In a sense this book follows in the tradition of novels like Kafka's The Metamorphosis or David Garnett's Lady into Fox in that it uses a radical transformation into an animal form to observe the human condition. The bear is a metaphor for a romance with a person who comes into your life and fulfills you in a way you did not expect or need. Additionally, this person may not exactly fit in with the expectations of your friends and family, so there is some static in those areas. Also, there are logistical complications, like having to be without that person for an extended period of time, in this case while he hibernates, which can lead to uneasiness, loneliness, and worrying about the direction of your life and relationship. So, what I am saying in a long way is that this book, for all its fantastical set-up, is actually an excellent exploration of the joys and pains of a real, adult relationship.
What I left out of that paragraph above, and what this book does exceptionally well, is not be all dry, analytical, and academic about the topic. It is also not nearly as dark or fatalistic as those two novels I mentioned above. As you can hopefully see from the excerpt above, this book is a joy to read, with lots of humor and heart. The situations with the bear are sometimes made literal, which is often hilarious, like when he is left alone with a huge ice cream sandwich and just devours and destroys it. The energetic, expressive, and playful artwork goes a long way in providing the sense of whimsy and relatability to the story. The bear might only have a few verbal expressions (Grah!), but boy is he visually communicative. And the human characters are nuanced in terms of their characterization as well as how they are depicted. This graphic novel is expertly crafted all-around.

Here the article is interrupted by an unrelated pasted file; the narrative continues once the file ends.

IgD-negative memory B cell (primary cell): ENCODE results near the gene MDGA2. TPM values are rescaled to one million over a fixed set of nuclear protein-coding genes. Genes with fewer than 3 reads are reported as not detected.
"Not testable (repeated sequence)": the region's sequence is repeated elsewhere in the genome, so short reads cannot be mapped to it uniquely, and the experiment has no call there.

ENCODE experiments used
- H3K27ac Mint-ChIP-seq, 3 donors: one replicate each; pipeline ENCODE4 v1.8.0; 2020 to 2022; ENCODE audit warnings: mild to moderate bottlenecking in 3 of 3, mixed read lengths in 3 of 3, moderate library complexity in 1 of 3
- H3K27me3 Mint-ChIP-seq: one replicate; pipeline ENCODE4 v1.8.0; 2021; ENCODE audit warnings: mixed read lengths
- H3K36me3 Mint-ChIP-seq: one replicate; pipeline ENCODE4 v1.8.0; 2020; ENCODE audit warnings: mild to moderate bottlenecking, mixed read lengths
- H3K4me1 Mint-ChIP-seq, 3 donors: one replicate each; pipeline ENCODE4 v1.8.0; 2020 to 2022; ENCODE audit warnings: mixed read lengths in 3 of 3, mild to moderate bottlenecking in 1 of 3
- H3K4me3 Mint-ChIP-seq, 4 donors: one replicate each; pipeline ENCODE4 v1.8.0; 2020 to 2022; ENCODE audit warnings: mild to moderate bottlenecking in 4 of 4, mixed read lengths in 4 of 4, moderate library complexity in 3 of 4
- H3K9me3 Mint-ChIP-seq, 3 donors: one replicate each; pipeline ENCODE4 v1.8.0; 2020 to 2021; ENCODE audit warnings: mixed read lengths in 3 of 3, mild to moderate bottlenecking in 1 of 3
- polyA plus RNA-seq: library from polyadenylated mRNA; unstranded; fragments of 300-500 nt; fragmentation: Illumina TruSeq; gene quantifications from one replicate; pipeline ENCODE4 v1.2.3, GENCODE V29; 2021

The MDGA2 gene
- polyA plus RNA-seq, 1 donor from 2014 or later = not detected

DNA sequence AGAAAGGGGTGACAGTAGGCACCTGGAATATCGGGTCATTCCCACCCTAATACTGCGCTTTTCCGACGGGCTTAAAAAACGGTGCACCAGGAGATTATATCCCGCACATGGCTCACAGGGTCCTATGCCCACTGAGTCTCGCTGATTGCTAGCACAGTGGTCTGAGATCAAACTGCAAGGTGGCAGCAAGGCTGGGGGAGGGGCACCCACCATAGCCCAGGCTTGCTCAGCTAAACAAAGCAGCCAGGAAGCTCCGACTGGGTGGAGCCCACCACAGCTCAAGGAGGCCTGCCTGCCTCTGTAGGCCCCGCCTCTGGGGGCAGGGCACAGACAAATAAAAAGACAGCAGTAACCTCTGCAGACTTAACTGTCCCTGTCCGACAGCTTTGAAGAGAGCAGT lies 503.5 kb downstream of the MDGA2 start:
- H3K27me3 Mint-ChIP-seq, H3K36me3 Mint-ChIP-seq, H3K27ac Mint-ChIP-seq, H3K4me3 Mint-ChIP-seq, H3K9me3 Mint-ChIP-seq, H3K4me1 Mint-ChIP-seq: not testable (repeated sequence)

This book is a collaboration between writer Pamela Ribon and artist Cat Farris. Ribon is very well known for writing animated features like Moana, Smurfs: The Lost Village, and Wreck It Ralph 2, and she also has a number of novels as well as the women's roller derby comic book series Slam! in her credits. Farris is a member of the Helioscope studio who has worked on her own webcomic The Last Diplomat as well as having done work for several publishers. Both creators speak about this book in this interview, and Farris also speaks extensively about it in this interview, too.
All of the reviews I have read about this book have been very positive. Publishers Weekly gave it a starred review that concluded, "This resonant, absurdist modern fable is a joyful discovery." Oliver Sava called it "a light-hearted, very cute romantic comedy about the ups and downs of dating someone that may not by typical boyfriend material, but has a big heart." Eric Kallenborn called it "a refreshing surprise."
My Boyfriend is a Bear was published by Oni Press and there is more info about it here. This book features some profanity, adult themes, frank talk about sexuality, and one tiny picture of a butt, so it is recommended for readers mature enough to handle those things.
|That Arcade Fire shirt cracks me up.|